In FIG. 5, the ends 28' and 30' are of a vein or artery 26' and the roll 8 is inserted and the pigtail 22 extends through the opening between the abutting ends so that when it is sewn together as indicated by the numeral 38', the pigtail may be utilized to withdraw the wound line removing the roll entirely.
It will be seen that this provides a plug at the site where the vein or artery is to be sewn together which greatly facilitates the ability of the surgeon to perform the stitching operations. There is no rejection problem of the foreign article within the body because it is completely removed.
Each convolution in a preferred embodiment is a monofilament or it may be a twisted group of fine filaments defining a strand of filaments and for purposes of this description the same may be regarded as a strand in either embodiment.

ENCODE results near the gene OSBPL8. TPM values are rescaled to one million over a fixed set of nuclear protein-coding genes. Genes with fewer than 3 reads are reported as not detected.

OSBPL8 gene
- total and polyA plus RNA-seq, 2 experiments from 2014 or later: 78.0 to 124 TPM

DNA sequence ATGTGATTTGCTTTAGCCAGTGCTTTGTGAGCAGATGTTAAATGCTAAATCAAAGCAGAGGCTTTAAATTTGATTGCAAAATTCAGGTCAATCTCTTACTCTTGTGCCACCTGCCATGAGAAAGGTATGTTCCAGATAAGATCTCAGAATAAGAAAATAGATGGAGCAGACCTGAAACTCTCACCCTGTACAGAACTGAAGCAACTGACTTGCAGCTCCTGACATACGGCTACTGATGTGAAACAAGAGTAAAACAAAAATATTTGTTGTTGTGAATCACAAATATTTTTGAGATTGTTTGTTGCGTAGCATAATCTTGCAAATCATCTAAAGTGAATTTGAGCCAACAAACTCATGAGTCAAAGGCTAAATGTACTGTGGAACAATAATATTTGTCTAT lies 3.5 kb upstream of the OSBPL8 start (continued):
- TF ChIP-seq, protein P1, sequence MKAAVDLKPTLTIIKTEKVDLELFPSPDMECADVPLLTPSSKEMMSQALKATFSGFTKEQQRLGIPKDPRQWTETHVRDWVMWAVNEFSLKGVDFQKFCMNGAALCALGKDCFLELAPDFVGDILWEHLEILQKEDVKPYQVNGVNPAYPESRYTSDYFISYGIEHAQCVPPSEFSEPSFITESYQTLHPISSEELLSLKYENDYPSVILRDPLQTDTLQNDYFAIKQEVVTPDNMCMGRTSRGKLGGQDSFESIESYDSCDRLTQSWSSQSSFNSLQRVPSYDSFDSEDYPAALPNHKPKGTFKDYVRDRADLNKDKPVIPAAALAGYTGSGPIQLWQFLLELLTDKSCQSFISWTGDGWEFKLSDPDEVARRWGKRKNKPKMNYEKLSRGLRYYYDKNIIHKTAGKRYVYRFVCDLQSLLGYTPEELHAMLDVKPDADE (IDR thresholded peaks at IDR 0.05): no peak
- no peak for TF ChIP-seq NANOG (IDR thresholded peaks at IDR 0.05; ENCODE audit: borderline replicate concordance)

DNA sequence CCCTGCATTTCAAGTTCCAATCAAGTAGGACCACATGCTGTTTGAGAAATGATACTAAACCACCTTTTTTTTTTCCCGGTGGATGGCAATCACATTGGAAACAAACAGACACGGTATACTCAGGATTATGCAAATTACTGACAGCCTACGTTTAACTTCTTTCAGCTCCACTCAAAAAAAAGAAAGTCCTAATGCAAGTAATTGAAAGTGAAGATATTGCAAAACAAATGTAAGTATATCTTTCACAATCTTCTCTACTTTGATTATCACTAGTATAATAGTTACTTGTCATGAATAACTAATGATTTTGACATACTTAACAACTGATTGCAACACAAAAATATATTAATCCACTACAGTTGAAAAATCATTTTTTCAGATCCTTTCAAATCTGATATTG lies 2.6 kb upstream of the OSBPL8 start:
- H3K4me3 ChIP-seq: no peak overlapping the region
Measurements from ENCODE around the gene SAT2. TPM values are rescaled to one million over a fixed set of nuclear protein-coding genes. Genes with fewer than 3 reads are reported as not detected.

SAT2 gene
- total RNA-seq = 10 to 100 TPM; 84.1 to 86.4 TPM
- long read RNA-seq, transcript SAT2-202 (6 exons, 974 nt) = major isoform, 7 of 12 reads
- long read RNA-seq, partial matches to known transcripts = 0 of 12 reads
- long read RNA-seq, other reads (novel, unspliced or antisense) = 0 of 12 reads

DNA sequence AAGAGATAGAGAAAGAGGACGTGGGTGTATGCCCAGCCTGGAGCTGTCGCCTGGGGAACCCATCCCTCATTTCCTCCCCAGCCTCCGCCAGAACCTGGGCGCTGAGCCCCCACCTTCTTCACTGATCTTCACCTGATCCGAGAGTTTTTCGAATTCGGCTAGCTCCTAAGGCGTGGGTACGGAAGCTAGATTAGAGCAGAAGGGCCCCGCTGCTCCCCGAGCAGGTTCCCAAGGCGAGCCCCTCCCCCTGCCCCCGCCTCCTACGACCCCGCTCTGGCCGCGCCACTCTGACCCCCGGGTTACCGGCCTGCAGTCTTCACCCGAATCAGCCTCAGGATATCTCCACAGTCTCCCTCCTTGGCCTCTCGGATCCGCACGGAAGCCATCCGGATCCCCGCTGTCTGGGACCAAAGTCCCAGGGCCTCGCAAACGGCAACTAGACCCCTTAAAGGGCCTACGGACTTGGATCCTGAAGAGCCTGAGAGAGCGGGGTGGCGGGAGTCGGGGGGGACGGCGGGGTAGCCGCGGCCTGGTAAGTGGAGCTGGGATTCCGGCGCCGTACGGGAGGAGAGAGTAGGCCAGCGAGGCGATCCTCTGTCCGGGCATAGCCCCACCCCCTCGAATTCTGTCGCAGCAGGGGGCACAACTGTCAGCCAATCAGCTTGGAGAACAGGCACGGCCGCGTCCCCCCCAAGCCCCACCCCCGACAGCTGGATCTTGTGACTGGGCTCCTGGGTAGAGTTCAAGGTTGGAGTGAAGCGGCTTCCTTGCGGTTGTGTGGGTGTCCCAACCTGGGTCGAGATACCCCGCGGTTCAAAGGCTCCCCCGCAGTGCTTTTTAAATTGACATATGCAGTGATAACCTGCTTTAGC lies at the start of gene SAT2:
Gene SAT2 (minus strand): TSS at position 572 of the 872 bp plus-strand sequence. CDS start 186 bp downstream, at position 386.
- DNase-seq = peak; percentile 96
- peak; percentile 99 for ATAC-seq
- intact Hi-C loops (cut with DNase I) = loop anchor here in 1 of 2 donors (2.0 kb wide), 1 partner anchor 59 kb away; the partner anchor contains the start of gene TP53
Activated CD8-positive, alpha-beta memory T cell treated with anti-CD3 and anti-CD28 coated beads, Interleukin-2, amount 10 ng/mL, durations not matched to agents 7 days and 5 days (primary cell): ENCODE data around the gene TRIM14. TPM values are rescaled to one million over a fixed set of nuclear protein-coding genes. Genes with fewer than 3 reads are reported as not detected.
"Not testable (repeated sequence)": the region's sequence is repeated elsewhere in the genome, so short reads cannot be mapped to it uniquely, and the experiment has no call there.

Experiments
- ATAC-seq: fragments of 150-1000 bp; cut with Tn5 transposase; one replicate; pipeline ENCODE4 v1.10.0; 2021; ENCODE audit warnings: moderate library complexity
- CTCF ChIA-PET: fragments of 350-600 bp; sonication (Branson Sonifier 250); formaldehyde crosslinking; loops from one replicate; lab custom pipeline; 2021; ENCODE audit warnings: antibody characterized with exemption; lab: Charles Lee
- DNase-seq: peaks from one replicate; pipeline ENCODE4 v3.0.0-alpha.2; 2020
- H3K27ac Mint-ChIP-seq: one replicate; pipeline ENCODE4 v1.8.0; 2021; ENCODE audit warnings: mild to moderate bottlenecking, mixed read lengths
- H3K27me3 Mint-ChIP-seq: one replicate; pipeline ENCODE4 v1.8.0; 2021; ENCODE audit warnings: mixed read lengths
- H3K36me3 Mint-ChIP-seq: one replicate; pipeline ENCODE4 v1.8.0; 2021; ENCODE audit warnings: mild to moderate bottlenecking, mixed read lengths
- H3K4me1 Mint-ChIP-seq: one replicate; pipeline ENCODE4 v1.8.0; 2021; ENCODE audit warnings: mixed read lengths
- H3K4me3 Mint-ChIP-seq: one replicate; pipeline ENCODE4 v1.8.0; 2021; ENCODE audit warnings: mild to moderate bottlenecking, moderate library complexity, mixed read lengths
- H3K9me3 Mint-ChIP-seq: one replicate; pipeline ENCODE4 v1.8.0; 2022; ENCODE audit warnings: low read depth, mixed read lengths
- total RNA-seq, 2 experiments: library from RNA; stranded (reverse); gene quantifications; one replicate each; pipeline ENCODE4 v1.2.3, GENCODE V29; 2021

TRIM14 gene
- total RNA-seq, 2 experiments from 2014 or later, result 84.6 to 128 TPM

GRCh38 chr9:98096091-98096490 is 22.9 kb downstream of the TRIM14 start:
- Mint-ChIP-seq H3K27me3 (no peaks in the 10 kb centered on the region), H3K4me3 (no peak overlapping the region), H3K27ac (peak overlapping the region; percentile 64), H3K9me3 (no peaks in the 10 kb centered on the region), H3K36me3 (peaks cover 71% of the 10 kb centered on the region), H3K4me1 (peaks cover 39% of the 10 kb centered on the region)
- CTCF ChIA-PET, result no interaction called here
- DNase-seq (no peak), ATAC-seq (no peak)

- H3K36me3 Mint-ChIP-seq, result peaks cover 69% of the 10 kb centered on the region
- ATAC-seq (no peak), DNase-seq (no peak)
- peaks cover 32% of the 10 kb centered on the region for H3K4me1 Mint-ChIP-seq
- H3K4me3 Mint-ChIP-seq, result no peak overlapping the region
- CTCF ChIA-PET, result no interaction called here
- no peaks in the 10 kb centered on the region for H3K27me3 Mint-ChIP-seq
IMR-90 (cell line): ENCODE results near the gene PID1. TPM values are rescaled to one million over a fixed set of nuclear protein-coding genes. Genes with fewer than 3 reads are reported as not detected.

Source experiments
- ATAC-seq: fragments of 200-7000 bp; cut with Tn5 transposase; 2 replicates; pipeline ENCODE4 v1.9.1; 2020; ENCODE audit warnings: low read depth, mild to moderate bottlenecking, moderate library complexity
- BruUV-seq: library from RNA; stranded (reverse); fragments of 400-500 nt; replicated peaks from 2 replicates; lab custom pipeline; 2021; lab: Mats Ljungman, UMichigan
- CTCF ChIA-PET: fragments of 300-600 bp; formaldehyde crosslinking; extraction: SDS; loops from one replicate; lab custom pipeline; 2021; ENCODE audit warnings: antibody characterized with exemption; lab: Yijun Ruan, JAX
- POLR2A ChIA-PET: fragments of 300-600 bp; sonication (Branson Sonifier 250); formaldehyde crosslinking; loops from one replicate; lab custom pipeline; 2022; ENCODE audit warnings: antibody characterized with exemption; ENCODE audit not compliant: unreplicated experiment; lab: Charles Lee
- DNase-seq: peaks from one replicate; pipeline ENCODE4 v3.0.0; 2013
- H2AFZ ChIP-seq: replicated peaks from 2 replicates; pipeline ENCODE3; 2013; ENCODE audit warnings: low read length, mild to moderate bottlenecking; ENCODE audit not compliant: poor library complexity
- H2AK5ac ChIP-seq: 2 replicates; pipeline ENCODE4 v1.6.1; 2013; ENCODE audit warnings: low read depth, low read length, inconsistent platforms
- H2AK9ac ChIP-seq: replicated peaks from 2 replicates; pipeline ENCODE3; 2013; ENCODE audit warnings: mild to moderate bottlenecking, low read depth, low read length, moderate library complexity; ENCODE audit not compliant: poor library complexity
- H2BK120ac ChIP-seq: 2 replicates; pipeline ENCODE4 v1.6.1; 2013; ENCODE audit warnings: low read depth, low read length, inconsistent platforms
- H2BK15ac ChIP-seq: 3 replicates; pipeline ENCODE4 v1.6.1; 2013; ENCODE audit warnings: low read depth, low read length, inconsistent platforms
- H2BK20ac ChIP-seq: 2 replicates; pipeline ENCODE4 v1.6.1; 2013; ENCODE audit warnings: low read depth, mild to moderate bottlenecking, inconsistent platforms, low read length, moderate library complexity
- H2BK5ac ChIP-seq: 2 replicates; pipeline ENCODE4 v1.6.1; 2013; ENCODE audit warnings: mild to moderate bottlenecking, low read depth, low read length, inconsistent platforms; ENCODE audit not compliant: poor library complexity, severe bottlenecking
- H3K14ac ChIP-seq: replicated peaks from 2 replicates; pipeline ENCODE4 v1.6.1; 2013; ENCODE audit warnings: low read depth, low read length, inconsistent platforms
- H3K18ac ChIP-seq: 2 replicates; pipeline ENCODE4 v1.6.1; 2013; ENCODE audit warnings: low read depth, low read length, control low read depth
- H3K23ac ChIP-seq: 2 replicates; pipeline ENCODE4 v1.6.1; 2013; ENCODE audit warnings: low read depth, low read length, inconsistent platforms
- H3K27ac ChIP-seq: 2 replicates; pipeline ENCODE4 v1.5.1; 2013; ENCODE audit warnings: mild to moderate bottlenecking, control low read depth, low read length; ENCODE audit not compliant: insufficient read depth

While the instant invention has been shown and described herein in what is conceived to be the most practical and preferred embodiment, it is recognized that departures may be made therefrom within the scope of the invention, which is therefore not to be limited to the details disclosed herein but is to be accorded the full scope of the claims so as to embrace any and all equivalent apparatus and articles.